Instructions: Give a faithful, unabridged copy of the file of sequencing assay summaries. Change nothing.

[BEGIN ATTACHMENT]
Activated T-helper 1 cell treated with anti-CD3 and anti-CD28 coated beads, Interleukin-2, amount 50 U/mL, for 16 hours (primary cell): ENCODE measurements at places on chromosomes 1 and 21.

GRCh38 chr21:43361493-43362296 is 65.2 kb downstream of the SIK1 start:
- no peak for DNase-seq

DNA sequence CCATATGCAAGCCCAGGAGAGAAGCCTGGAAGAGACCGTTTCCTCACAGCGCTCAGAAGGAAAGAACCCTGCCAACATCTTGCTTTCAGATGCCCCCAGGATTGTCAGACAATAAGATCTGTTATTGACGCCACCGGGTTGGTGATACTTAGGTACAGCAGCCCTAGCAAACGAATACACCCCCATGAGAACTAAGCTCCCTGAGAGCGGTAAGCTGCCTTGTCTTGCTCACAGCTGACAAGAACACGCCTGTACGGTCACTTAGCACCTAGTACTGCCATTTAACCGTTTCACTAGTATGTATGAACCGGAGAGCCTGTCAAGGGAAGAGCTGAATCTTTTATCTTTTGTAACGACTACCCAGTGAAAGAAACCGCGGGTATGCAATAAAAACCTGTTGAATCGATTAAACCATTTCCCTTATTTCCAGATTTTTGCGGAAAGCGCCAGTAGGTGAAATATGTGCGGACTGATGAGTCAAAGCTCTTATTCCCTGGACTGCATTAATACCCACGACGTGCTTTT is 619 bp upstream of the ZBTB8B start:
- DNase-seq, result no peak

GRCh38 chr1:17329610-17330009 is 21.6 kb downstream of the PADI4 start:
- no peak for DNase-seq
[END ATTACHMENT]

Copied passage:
Activated T-helper 1 cell treated with anti-CD3 and anti-CD28 coated beads, Interleukin-2, amount 50 U/mL, for 16 hours (primary cell): ENCODE measurements at places on chromosomes 1 and 21.

GRCh38 chr21:43361493-43362296 is 65.2 kb downstream of the SIK1 start:
- no peak for DNase-seq

DNA sequence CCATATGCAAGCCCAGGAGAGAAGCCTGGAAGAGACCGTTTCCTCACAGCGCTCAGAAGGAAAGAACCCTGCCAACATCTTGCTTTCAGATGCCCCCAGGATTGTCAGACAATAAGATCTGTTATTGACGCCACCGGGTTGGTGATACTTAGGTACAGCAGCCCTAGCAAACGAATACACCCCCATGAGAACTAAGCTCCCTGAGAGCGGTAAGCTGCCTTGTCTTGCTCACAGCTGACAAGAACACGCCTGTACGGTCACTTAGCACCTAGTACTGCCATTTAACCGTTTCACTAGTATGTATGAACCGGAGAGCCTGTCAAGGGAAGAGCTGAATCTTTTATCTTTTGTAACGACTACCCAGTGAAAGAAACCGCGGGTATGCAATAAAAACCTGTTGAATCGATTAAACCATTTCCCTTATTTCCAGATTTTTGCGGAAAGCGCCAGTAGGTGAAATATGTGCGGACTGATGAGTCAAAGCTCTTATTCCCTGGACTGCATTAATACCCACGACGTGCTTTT is 619 bp upstream of the ZBTB8B start:
- DNase-seq, result no peak

GRCh38 chr1:17329610-17330009 is 21.6 kb downstream of the PADI4 start:
- no peak for DNase-seq